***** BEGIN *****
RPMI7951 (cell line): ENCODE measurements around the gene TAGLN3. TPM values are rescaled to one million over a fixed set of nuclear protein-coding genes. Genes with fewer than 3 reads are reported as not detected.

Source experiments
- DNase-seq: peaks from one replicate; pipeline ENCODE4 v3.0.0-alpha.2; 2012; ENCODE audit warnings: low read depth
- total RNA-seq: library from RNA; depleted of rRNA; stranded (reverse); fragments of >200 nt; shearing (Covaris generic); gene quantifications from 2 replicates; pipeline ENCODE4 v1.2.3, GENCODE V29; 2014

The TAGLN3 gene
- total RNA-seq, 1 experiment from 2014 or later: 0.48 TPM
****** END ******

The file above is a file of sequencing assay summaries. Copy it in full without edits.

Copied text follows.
RPMI7951 (cell line): ENCODE measurements around the gene TAGLN3. TPM values are rescaled to one million over a fixed set of nuclear protein-coding genes. Genes with fewer than 3 reads are reported as not detected.

Source experiments
- DNase-seq: peaks from one replicate; pipeline ENCODE4 v3.0.0-alpha.2; 2012; ENCODE audit warnings: low read depth
- total RNA-seq: library from RNA; depleted of rRNA; stranded (reverse); fragments of >200 nt; shearing (Covaris generic); gene quantifications from 2 replicates; pipeline ENCODE4 v1.2.3, GENCODE V29; 2014

The TAGLN3 gene
- total RNA-seq, 1 experiment from 2014 or later: 0.48 TPM